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Green Line's new low floor trains will be winter-ready

Lilydale plant

Calgary’s winters can be extreme with temperatures dipping below -30 degrees Celsius and rising into the teens during a warm chinook. How do these temperatures impact the performance of light rail vehicles (LRVs), and how is Green Line testing and preparing for this?

After a competitive procurement process, Construcciones y Auxiliar de Ferrocarriles (CAF), a Spanish train manufacturer, was awarded the contract to supply Green Line with 28 low floor LRVs. The Urbos 100 LRVs will mark an exciting new era for light rail transit in Calgary, as they are the first low floor vehicles to be used in Calgary, and the first time an Urbos 100 model will be used in Canada.

But Calgary will not be the first cold, snowy city the Urbos 100 has been used in; you can find this model in Oslo Norway, Stockholm Sweden, and Tallinn Estonia. In addition, similar low floor LRT systems are running in many other snowy North American cities such as Toronto, Waterloo, and Salt Lake City.

Calgary Transit has over 40 years’ experience operating LRVs in the Calgary climate, and the lessons learned over this time have been incorporated into the vehicle contract with CAF. Considering everything from salt corrosion on the vehicles to extreme cold and heat, we have taken what works (and what doesn’t work) in Calgary and incorporated that into the design of the new trains.

Climate chamber testing is another tool we’re using to ensure the Urbos 100 can perform in Calgary’s conditions. This is a stress test for LRVs, which closely emulates real climate conditions. The first manufactured LRV will go inside an indoor climate chamber where humidity, temperature and other conditions can be adjusted. The temperature will be lowered to -40 degrees Celsius, to test:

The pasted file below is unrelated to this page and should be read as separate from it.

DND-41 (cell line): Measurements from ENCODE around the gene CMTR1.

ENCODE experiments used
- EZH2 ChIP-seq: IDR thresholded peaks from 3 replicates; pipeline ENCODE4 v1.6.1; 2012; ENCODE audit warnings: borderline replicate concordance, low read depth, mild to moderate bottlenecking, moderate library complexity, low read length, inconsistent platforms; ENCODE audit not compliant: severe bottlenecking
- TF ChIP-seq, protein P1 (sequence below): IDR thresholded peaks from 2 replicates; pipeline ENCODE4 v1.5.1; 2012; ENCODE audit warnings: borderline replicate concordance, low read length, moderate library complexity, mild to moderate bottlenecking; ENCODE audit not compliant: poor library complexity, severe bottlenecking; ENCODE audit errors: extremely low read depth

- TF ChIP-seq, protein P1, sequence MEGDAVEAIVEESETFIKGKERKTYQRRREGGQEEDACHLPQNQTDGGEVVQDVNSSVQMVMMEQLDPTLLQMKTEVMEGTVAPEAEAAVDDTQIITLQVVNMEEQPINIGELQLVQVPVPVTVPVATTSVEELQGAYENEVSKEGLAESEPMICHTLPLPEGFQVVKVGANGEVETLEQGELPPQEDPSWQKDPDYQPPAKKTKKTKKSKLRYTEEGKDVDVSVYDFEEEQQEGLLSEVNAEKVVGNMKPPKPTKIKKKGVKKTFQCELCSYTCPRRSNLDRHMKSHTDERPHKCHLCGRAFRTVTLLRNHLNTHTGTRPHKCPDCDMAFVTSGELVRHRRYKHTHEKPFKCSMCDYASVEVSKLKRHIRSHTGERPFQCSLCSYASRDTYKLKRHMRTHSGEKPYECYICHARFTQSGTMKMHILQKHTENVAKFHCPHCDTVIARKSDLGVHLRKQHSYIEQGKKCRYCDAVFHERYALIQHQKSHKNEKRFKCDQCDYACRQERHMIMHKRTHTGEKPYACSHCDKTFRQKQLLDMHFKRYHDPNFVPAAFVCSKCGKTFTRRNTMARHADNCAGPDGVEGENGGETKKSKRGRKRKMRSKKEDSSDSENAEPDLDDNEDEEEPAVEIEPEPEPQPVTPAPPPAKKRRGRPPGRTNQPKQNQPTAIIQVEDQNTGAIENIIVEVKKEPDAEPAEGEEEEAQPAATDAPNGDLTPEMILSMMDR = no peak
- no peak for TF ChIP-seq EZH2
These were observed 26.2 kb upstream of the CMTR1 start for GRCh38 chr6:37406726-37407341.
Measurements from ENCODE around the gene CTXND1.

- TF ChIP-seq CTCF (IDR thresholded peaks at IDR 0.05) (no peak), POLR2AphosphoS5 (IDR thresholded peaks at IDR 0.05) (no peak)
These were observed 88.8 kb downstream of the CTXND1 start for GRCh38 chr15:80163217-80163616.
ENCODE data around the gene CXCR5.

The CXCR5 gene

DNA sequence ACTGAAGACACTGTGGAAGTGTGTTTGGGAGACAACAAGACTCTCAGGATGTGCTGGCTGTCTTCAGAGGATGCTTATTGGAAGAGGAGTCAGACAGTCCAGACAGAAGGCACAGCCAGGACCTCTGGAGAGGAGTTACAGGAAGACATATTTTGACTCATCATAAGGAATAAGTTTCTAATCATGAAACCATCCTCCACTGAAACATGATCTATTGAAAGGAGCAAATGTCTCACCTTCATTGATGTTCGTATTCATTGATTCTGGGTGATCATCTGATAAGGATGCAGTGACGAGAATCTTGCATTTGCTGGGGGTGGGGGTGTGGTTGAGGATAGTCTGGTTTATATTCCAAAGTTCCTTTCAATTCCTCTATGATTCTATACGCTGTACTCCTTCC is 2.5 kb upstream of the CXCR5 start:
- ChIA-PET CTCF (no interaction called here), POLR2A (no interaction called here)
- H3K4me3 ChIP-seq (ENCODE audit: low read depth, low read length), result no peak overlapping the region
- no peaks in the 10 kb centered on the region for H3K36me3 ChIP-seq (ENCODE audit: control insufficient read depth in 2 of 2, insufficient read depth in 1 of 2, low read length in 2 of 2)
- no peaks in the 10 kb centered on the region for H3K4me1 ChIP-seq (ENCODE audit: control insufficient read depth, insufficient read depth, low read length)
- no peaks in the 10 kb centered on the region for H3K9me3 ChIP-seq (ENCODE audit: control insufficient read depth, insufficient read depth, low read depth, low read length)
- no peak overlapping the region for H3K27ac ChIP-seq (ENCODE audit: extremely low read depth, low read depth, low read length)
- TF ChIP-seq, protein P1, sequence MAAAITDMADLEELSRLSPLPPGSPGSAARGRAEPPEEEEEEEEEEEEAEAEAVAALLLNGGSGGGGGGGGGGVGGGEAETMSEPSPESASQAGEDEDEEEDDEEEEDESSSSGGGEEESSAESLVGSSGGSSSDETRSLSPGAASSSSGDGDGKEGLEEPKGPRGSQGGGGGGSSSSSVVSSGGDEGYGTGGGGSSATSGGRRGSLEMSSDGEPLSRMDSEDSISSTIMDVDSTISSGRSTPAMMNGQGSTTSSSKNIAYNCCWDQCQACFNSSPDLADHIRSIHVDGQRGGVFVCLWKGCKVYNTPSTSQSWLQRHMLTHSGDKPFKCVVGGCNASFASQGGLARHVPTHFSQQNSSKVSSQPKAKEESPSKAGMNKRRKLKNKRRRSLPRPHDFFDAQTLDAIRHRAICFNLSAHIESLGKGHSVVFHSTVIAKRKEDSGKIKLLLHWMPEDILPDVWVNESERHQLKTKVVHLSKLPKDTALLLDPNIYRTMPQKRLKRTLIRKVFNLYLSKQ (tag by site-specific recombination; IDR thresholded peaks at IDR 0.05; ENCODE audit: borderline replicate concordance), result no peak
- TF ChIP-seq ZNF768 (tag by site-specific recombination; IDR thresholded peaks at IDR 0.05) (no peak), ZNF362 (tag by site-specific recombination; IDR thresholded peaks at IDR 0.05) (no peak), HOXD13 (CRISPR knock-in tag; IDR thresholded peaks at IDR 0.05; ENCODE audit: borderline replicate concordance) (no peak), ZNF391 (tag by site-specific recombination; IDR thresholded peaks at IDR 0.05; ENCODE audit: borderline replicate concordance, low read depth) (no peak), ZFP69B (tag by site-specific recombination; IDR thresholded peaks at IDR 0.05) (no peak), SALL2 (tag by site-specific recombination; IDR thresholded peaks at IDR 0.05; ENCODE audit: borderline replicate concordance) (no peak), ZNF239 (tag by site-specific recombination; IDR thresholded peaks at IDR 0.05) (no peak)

• Insulation of the vehicle body
  • Accumulation of ice and snow in the door areas
  • Functionality of window wipers, windscreen heaters and doors
  • The braking system in extreme cold and snow
LRT ballast track
Calgary's existing light rail system uses ballasted track, which allows for significant snow collection and snow-melt drainage.

The amount of snowfall is an important factor to consider too. Most of the Green Line LRT alignment, apart from the underground section, is planned to be a ballasted-track system, which means the rails sit on a bed of crushed rock (just like much of Calgary’s current LRT system). The rock bed allows for significant snow collection and snow-melt drainage, so large snowfalls should not pose concerns.

Manufacturing of the Green Line LRVs is expected to start in September 2024, with vehicles starting to arrive in Calgary in 2027.